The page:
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Eye Contact Paperback – March 14, 2007
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Top Customer Reviews
The novel opens with a criminal mystery--two children have disappeared at recess. Hours later, the body of the girl is discovered, and the only witness to the murder is her autistic nine-year-old schoolmate Adam. The story is told from a half a dozen perspectives, but it is truly driven by Adam's mother Cara, a single mom who has devoted her entire life to raising her special needs son.
McGovern's characters either have special needs (autism, brain damage, social disorders, agoraphobia, and addiction) or have personal and professional lives which are consumed by such conditions. As a mother, Cara has shifted parenting philosophies during her son's growth, in a constant struggle between making him as "normal" as possible and admitting that letting follow his own innate preferences makes him the happiest. Do you ask the world to treat an autistic son as a normal child, or do you admit upfront that your child requires special accommodations?
In addition to her parenting experience, Cara had grade- and high school experience with a friend who was brain damaged as a result of a household accident. She has lifelong guilt and doubt about the way she related to her friend in their youth.
For all its strengths in explore the complex emotions surrounding disabilities, as a thriller, Eye Contact is a convoluted mess.Read more ›
The plot, however, was a lot weaker. I think it would have been better had a lot less elements found their way into it! The side stories about Keven and Suzette just were a little much to take in, and there were even more minor plot events than those thrown in---side romances, family tensions from the past and so on. The central story of a girl's murder would have been enough to keep this compelling. There were more fake endings than a bad TV mystery---you could also tell it wasn't over after a while because there was so much more book to read! Also, the woods where the murder took place had an amazing amount of action on the day of the murder---they sound more like a busy street than a wooded area.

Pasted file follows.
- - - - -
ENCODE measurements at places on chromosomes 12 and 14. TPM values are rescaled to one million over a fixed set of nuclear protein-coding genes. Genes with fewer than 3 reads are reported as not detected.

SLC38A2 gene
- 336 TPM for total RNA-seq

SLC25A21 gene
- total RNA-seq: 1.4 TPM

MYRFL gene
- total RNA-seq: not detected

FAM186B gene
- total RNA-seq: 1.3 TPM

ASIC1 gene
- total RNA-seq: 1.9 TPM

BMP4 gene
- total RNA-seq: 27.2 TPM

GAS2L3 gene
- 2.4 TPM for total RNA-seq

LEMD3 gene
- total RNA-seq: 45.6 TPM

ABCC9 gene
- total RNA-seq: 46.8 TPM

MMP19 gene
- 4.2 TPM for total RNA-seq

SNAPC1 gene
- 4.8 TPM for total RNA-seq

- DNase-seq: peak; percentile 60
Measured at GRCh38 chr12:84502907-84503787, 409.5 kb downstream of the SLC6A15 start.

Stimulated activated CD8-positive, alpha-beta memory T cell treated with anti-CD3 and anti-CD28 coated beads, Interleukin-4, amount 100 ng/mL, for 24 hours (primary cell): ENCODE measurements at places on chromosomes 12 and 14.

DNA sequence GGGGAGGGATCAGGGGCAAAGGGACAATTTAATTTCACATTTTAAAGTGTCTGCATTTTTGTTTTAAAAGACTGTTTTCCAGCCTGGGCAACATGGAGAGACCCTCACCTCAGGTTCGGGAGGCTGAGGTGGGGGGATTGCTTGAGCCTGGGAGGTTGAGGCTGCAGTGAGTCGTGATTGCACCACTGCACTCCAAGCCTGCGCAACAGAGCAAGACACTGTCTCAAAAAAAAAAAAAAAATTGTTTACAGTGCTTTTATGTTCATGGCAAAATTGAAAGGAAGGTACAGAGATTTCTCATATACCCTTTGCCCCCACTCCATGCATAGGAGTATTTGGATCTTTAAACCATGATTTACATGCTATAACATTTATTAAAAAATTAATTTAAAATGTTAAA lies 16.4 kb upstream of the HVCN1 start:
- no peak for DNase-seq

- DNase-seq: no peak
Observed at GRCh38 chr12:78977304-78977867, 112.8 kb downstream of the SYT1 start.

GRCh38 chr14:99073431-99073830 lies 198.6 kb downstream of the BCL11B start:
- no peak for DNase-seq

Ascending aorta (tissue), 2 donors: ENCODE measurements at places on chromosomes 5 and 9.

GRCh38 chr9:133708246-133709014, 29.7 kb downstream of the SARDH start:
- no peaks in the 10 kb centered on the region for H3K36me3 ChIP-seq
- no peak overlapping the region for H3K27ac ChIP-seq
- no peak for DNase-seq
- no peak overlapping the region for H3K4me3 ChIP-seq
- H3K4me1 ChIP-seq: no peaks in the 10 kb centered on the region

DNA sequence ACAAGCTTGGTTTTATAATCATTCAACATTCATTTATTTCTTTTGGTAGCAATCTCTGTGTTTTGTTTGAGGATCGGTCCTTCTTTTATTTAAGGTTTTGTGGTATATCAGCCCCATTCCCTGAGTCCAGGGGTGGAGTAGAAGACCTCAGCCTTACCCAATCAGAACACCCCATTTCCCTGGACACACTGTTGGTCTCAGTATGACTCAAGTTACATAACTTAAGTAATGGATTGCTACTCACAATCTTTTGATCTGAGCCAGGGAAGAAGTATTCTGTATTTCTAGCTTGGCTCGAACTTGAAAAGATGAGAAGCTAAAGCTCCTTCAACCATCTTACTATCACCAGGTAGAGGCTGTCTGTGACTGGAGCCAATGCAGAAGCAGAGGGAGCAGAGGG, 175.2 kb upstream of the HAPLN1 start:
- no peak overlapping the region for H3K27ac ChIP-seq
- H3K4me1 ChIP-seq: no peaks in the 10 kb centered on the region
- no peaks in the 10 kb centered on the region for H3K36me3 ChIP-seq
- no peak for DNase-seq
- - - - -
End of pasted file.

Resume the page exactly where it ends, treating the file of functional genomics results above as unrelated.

These are all fairly minor quibbles, however. I read the book eagerly through to the end, and would recommend it to both those with an interest in autism and those who like to read a puzzling mystery.
Most Recent Customer Reviews
The only thing I didn't like about the book is no chapters, and it was hard to keep the characters straight.Published 7 months ago by Larae Stokes
“…he needs certain foods and can’t sleep with any kind of a fan on in the room or doors open even a crack…” and he’s, by far, the least troubled of the major characters in the... Read morePublished 8 months ago by JOHN A. BROUSSARD
I really enjoyed this story, Iwas not sure I would but the Charaters were developed and had depth. I enjoyed that the author seemed to have insight into autism that extended beyond... Read morePublished 9 months ago by Yosiph
This was chosen as the next book for our book club. I agree with the one review that says it was a good look into autism, but failed as a thriller. Read morePublished 15 months ago by Stacie
This book kept me on the edge of my seat through the entire adventure of plot twists and realistic characters. Ms. Read morePublished on October 20, 2013 by Elizabeth81091
It's a neat book and I like the time line of events. I do wish there was more details on the autism aspect. But otherwise it was very well written.Published on September 7, 2013 by Savannah
Eye Contact is about the investigation of the disappearance of a young girl. However, there is a witness! Read morePublished on July 5, 2013 by Steven J. Kuzma
I loved this book. It took me back to the raw emotions that children feel, and their capacity for pain and growth. A page turner, suspenseful and reflective.Published on June 24, 2013 by Marissa Cain